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The Boys (1998)


Brett Sprague (David Wenham) returns to his mother’s suburban Sydney house after a year in jail. His younger brother Glenn (John Polson) has moved out with his girlfriend Jackie (Jeanette Cronin); youngest brother Stevie (Anthony Hayes) has been staying in Brett’s room with his new girlfriend Nola (Anna Lise) after her father kicked her out for getting pregnant. Arguments and accusations begin as soon as Brett arrives. He accuses both brothers of stealing a stash of drugs he left in his room. The police visit after he fights with Michelle (Toni Collette), his long-time girlfriend; he drives a wedge between Jackie and Glenn and intimidates the terrified Nola. His mother Sandra (Lynette Curran) tries to keep the peace, but the three sons turn on her new boyfriend Abo (Pete Smith). After 18 hours of drinking and fighting, the boys go out and cruise the streets, looking for trouble. They find a girl by herself, waiting for a bus.

Curator’s notes

The Boys offers perhaps the most chilling depiction in Australian film of the violence within a family, and where it may eventually lead. It’s based on a play by Gordon Graham that premiered in Sydney in 1991, amid considerable controversy. Graham has said he was writing about characters he knew from his own upbringing in Perth, but that the initial inspiration came from the gang rape and murder of Anita Cobby, near Blacktown, in February 1986. Five men were convicted of that crime in 1987 – three of whom were brothers. The play was adapted for the screen by Stephen Sewell, and it ends with the three brothers about to abduct a young woman off the street.

The film has two distinct time strands, which some viewers found confusing. Most of the action in the house takes place over the 18 hours after Brett Sprague is released from prison. These scenes are intercut with short scenes from the future – from just after the crime, when Brett is seen burning his clothes in the backyard, to the day when all three are about to be sentenced in court. This script strategy shifts the drama away from contemplation of the crime itself, to the question of how the three young men could become ready to commit such a crime. In a real sense, it takes the story back into the home, where the dynamics of family dysfunction allow the story to become more universal.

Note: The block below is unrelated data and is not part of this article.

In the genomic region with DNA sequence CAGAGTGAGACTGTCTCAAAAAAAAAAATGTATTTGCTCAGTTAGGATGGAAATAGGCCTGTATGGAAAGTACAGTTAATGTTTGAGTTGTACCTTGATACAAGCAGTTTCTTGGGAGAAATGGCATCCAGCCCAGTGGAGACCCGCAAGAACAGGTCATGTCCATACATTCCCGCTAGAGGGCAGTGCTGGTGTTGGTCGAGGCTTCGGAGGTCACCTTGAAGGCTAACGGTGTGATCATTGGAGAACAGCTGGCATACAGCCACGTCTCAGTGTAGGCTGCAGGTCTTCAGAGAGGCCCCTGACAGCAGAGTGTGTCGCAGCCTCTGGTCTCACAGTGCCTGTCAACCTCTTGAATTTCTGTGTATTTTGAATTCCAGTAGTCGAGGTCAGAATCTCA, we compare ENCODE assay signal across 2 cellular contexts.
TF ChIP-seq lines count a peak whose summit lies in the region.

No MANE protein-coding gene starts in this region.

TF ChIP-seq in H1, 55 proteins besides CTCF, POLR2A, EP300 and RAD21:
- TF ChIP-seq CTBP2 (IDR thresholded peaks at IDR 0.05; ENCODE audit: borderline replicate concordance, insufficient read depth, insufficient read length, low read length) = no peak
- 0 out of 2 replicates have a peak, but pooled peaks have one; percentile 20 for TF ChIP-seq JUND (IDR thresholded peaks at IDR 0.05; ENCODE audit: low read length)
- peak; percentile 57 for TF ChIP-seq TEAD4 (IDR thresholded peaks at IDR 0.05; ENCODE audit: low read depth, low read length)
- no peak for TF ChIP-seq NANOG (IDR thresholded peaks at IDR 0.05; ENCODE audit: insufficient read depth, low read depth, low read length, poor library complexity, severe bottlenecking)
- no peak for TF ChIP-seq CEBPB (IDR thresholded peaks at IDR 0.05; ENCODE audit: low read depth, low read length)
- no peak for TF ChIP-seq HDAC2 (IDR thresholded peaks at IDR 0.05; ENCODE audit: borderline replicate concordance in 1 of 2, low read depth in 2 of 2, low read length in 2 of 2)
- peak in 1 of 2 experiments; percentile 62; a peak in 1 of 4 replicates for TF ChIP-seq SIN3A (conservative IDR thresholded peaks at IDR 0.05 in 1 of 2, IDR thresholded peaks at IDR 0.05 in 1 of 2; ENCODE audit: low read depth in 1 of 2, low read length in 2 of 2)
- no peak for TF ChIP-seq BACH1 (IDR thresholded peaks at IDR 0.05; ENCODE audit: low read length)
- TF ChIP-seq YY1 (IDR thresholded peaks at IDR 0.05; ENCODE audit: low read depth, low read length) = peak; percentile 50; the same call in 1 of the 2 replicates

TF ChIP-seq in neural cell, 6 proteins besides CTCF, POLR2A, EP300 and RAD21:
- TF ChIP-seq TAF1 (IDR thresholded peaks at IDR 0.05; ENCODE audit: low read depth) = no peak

David Wenham and Lynette Curran were both in the original stage production, and it is hard to imagine the film working so well without either of them. He had been seen in small roles, in films like Cosi (1986) and Greenkeeping (1992), but The Boys launched his career as an actor of serious power and screen presence. Brett Sprague is an absolutely terrifying character – intelligent, malevolent, manipulative and capable of extreme violence. His strategy, as soon as he returns, is to take control, separate his brother Glenn from the woman who has taken him away, and turn both brothers into his gang members. His hostility is directed at every person in the house in turn, until they are all cowed – although he never quite achieves mastery over his girlfriend Michelle, played by Toni Collette. In the final moments before the crime (clip three), he utters what amounts to a statement of his personal credo – ‘we’re all gods in our own world’. The comment seems like a restatement of the moral relativism of Friedrich Nietzsche, and may be read as a criticism of it. Nietzsche posited a ‘will to power’ as an ultimate human impulse and Brett Sprague certainly has that. Nietzsche also asked whether there was such a thing as a universal morality for all human beings. Sandra Sprague’s question to her son in jail (clip two), seems to suggest she believes his sense of superiority drives his violence. Brett’s philosophy – such as it is – is shown as coming more directly from his reading of science fiction and fantasy novels. He mentions Arrakis and the ‘moons of infinity’ in the final scene. The latter is fictional, a title invented for the film, but Arrakis was the home planet in Dune, Frank Herbert’s series of hugely popular novels.